No, not necessarily.


    RadiologyInfo.org

    Coronary artery calcium CT scan

    The extent of CAD is graded according to the calcium score.

    Calcium Score

    0 No evidence of CAD

    1 - 10 Minimal evdence of CAD

    11 - 100 Mild evidence of CAD

    101 - 400 Moderate evidence of CAD

    Over 400 Extensive evidence of CAD


    WebMD Health News - archives

    Calcium in Arteries May Predict Heart Risk

    Study Shows a Calcium Score May Be Helpful Tool in Predicting Heart Disease - April 27, 2010


    http://www.webmd.com/heart-disease/news/20100427/calcium-in-arteries-may-predict-heart-risk

    Calcium in Arteries Signals Heart Death

    Calcium Buildup Could Lead to Sudden Cardiac Death Within 5 Years - 8/27/03


    Calcium in the coronary arteries has always been bad news, signaling the onset of heart disease.

    Often No Warning Signs

    http://www.webmd.com/heart-disease/news/20030827/calcium-arteries-death


    Byond calcium scoring, there is also the non-invasive 64-slice Cardiac CT, which allows doctors to view/examine the heart and the coronary arteries in never-before-seen detail.

    Far better yet, the newer blazingly fast (benefit of less radiation exposure to the patient, and less contrast media) 320-slice Cardiac CT scanner can measure subtle changes in blood flow, or minute blockages forming in blood vessels, no bigger than the average width of a toothpick (1.5 mm) in the heart, and the brain

    Very noteworthy. vulnerable plaque (VP), which hides well-away within the vessel wall (essentially a 0% blockage, but still unequivocal atherosclerosis), can't be seen with invasive X-ray angiography/angiogram, causes no advance warning signs/symptoms, is now recognized worldwide as the cause of the majority of heart attacks by way of plaque rupture causing a blood clot (thrombus).

    .

    Most of the plaques involved in coronary artery disease (CAD) are not the plaques that significantly narrow the artery.

    Quotes!

    "Only one in seven heart attacks is caused by a blockage of more than 70 percent. It's the classic tip of the iceberg problem. We've become facile at treating the tip of the iceberg, BUT the most dangerous part is still below the surface."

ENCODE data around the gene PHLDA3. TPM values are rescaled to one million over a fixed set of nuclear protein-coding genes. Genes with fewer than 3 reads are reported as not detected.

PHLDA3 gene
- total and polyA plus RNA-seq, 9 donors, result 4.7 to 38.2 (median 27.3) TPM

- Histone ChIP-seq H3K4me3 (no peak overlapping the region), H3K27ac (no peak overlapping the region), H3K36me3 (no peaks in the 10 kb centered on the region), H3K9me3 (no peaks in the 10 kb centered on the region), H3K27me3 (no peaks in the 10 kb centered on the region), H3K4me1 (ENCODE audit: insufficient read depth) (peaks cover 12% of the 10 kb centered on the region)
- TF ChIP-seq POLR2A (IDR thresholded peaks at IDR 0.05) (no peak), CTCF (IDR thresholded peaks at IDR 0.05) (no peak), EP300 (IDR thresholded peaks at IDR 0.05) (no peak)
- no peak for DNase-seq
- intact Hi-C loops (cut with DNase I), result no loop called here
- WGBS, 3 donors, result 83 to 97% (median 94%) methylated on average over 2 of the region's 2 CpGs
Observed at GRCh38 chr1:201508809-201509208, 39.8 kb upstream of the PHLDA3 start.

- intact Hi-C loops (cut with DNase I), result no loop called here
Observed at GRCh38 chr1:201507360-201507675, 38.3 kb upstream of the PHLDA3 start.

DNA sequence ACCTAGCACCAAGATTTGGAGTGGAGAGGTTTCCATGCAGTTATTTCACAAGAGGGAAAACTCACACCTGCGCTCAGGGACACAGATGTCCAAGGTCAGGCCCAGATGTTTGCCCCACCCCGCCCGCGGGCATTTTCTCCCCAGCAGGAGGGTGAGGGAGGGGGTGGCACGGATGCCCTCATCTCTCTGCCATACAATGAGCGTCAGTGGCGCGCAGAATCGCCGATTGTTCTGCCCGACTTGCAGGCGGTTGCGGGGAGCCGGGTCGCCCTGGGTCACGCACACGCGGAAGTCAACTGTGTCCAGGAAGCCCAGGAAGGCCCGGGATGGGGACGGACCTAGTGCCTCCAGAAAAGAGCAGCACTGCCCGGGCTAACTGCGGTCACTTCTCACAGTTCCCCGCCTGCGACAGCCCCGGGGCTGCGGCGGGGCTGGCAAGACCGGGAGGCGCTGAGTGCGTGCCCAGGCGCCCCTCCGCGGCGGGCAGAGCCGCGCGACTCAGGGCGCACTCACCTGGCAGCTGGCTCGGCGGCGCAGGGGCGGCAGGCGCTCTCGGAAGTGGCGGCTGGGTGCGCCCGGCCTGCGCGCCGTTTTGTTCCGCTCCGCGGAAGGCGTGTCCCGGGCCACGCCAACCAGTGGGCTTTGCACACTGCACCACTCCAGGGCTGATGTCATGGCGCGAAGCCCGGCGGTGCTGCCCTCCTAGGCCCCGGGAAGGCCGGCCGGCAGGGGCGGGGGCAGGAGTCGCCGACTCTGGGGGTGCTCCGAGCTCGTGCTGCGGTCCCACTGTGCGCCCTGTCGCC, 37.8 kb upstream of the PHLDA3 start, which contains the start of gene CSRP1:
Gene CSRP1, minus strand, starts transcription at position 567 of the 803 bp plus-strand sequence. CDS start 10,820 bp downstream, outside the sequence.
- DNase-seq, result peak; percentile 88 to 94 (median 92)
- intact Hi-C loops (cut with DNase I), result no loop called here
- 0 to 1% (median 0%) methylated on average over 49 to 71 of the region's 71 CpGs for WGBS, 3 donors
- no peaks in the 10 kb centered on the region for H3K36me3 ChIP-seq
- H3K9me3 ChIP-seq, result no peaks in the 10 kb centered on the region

- Steven E. Nissen, M.D., vice-chairman of Cardiology, head of Clinical Cardiology, Cleveland Clinic

    "The angiogram is just shadows, it doesn't tell us what's going on in the vessel wall, where all the action is at."

    - Eric J. Topol, M.D (formerly of the Cleveland Clinic)., cardiologist, professor of medicine, Department of Molecular and Experimental Medicine, chief academic officer of Scripps Health and director of the Scripps Translational Science Institute

    .

    Best of luck down the road of life.

    Take care,

    CardioStar*

    WebMD member (since 8/99)

     
    avatar
    brunosbud responded:
    If I were to assess risk for heart disease, I'd go down the list of 5 risk factors for metabolic syndrome/insulin resistance (aka, "prediabetes") because with your age and family history, the odds are high. If you have any 3 of 5 risk factors, you've you'd be considered prediabetic.
    http://www.webmd.com/heart/metabolic-syndrome/metabolic-syndrome-what-is-it#1-3


    1. Waist size greater than 35" for women, 40" for men
    2. Fasting Blood Glucose greater than 100 mg/dl
    3. HDL less than 50 mg/dl for women, 40 mg/dl for men
    4. Triglycerides higher than 150 mg/dl (or taking statins)
    5. High Blood Pressure (greater than 135/85 or taking meds for HBP)

    How you test, "metabolically", is a far better measure for "good health" than your subjective assessment...

    Unfortunately, your "PS" tipped your risk scale for coronary disease. Hashimoto's is clearly a risk factor for heart problems.
    http://www.mayoclinic.org/diseases-conditions/hashimotos-disease/basics/complications/con-20030293

    Keep exercising, eat healthy, limit alcohol, reduce red meat, eat those avocados and always go to bed, on time. Plus, now that you have a metabolic "scorecard", you can figure on your own, with every blood test, how "good" your health really is.

    In an event, follow your doctor's instructions because, if you follow what they advise, you place the burden of proper care in your doctor's hands, not yours. By taking this course, if something should go wrong, no dr can suggest it was your negligence, not their's, that was the cause for a poor outcome. Good luck